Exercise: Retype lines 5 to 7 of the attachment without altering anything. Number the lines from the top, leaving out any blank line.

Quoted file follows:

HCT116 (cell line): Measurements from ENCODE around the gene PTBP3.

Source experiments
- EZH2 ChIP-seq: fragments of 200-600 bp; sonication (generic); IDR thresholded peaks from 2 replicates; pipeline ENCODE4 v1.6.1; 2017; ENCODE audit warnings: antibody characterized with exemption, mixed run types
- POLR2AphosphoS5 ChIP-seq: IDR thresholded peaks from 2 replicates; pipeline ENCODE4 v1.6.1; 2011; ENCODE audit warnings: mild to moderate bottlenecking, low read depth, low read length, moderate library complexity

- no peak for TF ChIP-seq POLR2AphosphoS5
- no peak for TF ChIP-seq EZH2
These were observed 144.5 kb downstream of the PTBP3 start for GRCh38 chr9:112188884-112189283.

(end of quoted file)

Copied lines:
- no peak for TF ChIP-seq POLR2AphosphoS5
- no peak for TF ChIP-seq EZH2
These were observed 144.5 kb downstream of the PTBP3 start for GRCh38 chr9:112188884-112189283.